More irritating than the professor’s excellence in carrying out Lord Kazunari’s projects was his renewed friendship with the detective. Though I could learn no particulars of their private interview at Oxford, Aiba seemed to have forgiven him, and the two conversed quite pleasantly, and sometimes with an intimacy that I envied—the two had a long history of acquaintance that I did not share in. The professor seemed delighted by Aiba’s forgiveness, and he had no scruples inserting himself into our various pastimes, never hesitating to volunteer as a third companion on our morning walks, or leaning over to examine whatever book Aiba happened to be perusing (the detective, much to my chagrin, was reading his way through my entire library of adventure stories). And the professor was so unfailingly polite and easy in his manner towards me—never once referring to our scuffle—that I sometimes longed to wipe the smile from his insufferably handsome face.

A special source of pain was the professor’s skill at the piano. I might have whole-heartedly enjoyed his excellent playing; he entertained us nearly every night on the piano, and his skill and expression were truly impressive. But I was inwardly tortured by even the most fleeting expressions of admiration upon the detective’s countenance as he watched the professor play.

It was during one of the professor’s performances—as I stood sulking in a dark corner, attempting to set him aflame with my glare—that I was once again approached by my other cause of vexation: the lovelorn Lord Kazunari. His lordship had continually requested that I speak to Ohno on his behalf, but I still hesitated; I could not imagine what I might say to the valet to convince him to Lord Kazunari’s satisfaction. I already believed the valet to be sincerely attached to his lordship, and I thought Lord Kazunari unreasonable to demand the further proof of Ohno agreeing to live with him permanently. His lordship seemed to have arrived at this proposition prior to the preparation of his manuscript, but now that he had little to do but await the book’s publication, the idea seemed to obsess him.

Lord Kazunari had chosen his moment well; following the direction of my glare, he sidled up beside me to offer in a low voice, “Are you confident that you do not wish to possess information that might prove damaging to the professor?”

“I thought he was your friend,” I muttered, glancing towards Aiba to be certain he was oblivious to our conversation; he was pressing his nose fondly against Watson’s beak, so I could assume with some confidence that his attention was distracted.

His lordship shrugged, “Yes, but I am still furious about his misuse of Aiba’s work, and I think he forgives himself for it far too easily. I would not mind watching him squirm a little.”

His lordship’s eyes were narrowed; his tone chilling. I had come to realize in what esteem his lordship held the detective, and how protective he was of his friend; I was relieved that I had not yet incurred his lordship’s wrath. For the first time, I felt a kind of sympathy for the professor. Though I did not like to admit it to myself, I occasionally saw something in the professor’s eyes when he looked at Aiba that convinced me that the professor had not yet forgiven himself for the pain he had occasioned him.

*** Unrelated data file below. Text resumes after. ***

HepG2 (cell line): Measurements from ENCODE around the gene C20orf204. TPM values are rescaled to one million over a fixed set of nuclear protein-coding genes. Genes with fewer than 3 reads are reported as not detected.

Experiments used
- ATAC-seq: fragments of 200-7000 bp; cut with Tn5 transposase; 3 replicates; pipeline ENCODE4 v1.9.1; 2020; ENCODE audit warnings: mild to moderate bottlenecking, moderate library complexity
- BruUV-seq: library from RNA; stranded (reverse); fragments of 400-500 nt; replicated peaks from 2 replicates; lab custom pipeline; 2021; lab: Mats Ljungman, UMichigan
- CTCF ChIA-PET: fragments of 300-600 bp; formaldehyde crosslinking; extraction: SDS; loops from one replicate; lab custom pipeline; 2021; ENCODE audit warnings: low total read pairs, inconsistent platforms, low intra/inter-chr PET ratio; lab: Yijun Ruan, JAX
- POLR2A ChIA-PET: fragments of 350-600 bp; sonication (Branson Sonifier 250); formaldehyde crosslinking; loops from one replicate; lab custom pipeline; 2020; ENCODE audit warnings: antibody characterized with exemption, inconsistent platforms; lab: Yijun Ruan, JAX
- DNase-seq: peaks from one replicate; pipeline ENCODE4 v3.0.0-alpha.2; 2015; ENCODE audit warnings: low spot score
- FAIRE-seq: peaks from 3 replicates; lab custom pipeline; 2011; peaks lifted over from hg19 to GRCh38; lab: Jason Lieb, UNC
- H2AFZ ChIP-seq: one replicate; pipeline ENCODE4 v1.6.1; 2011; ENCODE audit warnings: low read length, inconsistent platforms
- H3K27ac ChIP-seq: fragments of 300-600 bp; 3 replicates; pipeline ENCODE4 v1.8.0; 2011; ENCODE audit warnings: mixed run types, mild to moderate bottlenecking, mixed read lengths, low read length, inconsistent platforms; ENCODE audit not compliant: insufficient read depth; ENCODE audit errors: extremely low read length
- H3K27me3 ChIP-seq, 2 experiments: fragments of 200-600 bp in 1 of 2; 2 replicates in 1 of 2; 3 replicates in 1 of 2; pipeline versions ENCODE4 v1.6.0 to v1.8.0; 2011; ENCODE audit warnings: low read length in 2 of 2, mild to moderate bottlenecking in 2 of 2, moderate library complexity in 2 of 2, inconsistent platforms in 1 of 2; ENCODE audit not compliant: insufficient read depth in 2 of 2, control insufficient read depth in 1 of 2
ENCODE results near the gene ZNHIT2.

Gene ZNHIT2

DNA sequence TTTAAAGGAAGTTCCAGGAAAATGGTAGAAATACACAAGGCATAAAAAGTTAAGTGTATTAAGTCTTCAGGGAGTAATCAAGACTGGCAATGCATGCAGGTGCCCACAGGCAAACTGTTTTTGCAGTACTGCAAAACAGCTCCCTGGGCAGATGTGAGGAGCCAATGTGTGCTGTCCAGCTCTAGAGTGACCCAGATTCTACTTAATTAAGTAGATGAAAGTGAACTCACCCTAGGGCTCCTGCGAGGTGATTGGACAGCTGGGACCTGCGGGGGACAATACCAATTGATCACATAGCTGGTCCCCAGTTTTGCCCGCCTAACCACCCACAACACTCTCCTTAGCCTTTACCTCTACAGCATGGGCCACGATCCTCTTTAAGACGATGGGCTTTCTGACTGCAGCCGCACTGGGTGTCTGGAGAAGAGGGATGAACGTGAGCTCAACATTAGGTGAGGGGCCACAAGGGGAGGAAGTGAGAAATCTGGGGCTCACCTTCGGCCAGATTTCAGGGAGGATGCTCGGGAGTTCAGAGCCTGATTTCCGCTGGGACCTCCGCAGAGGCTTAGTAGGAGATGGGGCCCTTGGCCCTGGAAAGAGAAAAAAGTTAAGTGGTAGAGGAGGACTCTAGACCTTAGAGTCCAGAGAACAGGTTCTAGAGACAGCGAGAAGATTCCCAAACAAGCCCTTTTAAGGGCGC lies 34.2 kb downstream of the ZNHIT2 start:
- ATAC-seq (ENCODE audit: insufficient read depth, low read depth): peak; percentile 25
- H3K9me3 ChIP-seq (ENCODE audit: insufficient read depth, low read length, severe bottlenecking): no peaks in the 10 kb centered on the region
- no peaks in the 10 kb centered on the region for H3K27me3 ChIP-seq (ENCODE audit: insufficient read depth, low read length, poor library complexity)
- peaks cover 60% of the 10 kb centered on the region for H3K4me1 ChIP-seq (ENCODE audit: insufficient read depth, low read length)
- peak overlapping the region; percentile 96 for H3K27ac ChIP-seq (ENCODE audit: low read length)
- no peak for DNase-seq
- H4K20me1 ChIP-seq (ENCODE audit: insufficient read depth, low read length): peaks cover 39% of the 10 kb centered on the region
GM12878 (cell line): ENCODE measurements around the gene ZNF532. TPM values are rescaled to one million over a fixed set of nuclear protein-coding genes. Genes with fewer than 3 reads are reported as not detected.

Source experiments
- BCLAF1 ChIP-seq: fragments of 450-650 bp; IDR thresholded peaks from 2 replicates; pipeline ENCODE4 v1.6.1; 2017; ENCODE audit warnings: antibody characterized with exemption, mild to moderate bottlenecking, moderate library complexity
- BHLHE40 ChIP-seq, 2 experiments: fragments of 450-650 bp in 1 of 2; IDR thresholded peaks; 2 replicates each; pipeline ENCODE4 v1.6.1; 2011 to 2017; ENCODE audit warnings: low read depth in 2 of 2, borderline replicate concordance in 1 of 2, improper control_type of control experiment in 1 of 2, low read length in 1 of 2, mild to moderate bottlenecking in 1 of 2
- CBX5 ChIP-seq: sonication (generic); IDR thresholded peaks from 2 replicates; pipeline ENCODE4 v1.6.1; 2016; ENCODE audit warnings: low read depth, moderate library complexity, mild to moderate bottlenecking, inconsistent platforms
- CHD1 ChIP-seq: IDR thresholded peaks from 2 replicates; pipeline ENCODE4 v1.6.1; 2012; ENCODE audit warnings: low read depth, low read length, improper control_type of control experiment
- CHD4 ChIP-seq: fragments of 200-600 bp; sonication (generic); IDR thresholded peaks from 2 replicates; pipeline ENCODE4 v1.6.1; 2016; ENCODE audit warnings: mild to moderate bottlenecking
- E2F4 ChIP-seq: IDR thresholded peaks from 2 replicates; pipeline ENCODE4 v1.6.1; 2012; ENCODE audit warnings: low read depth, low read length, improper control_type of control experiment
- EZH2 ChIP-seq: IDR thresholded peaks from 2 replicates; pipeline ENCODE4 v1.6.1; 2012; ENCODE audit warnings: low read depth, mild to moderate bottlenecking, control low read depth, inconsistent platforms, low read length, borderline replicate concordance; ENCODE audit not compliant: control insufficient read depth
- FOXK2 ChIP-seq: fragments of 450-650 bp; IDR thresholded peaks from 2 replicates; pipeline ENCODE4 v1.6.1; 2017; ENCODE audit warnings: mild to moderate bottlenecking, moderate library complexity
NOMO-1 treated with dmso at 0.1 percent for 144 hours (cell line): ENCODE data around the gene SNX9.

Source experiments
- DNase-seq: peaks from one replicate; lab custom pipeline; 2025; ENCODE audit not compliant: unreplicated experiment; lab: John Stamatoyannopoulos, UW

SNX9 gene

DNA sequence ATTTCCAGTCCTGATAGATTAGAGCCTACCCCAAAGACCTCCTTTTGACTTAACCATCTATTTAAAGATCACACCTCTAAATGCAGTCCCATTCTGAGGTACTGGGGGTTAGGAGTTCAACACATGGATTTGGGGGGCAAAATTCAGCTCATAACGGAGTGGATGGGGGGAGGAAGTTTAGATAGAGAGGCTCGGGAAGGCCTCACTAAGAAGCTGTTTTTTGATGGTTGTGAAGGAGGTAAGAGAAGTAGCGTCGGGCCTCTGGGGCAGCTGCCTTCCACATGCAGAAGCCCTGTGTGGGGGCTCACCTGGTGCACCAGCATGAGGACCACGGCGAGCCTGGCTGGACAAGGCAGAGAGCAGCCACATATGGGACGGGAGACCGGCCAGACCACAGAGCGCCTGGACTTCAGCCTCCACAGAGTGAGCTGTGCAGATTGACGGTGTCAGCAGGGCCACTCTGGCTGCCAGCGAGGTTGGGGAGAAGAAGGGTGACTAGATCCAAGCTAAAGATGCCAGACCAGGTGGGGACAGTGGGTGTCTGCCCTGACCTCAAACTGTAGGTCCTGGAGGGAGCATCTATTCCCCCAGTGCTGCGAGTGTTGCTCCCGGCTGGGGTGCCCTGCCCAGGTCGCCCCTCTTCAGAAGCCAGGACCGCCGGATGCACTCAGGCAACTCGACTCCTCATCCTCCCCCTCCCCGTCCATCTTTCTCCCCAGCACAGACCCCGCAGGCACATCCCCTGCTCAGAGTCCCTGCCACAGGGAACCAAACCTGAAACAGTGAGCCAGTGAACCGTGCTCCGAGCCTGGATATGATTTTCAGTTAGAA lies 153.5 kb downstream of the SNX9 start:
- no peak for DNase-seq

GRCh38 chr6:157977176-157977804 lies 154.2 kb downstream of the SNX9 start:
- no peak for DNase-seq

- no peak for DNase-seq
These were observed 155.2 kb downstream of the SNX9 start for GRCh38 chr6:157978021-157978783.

It was then that the professor raised a hand, gesturing for Aiba to join him upon the piano seat, mouthing “Masaki” at the same time. Aiba, looking surprised, joined him after a few moments, watching quietly as the professor’s elegant fingers ran rapidly over the keys. The detective smiled softly.

My course was decided. “You will tell me his secret, regardless of whether I succeed with Ohno or not?”

To my surprise, his lordship released a breath and sagged slightly, visibly relieved by my words, “Yes, as long as you make a sincere attempt. But I think you will be successful. You are very well-liked by Satoshi at the moment—every since you allowed him to keep your floorboards, he considers you a patron of the arts.”




Following Lord Kazunari’s suggestion that Ohno considered me his artistic patron, I chose to confront the valet while he was at work on his sculpture. I had unthinkingly given him permission to work upon the grounds, and the valet had undertaken a project of shocking size, constructing from old and damaged wood, as well as wire provided by Daigo, an enormous structure that somewhat resembled a birdcage or a kind of open air dome. Regardless of its intended purpose, the neighborhood birds seemed to have taken to it as some new form of aviary (much to Aiba, Daigo, and Shimura’s excitement, who were often to be found studying the various creatures that perched themselves upon its lineaments). Ohno had offered no explanation for his choice of material and design, and he never discussed his future plans for the piece. Nor did he require praise or encouragement; he simply worked upon the thing steadily, seemingly content to follow the dictates of his own private vision. Upon my lawn.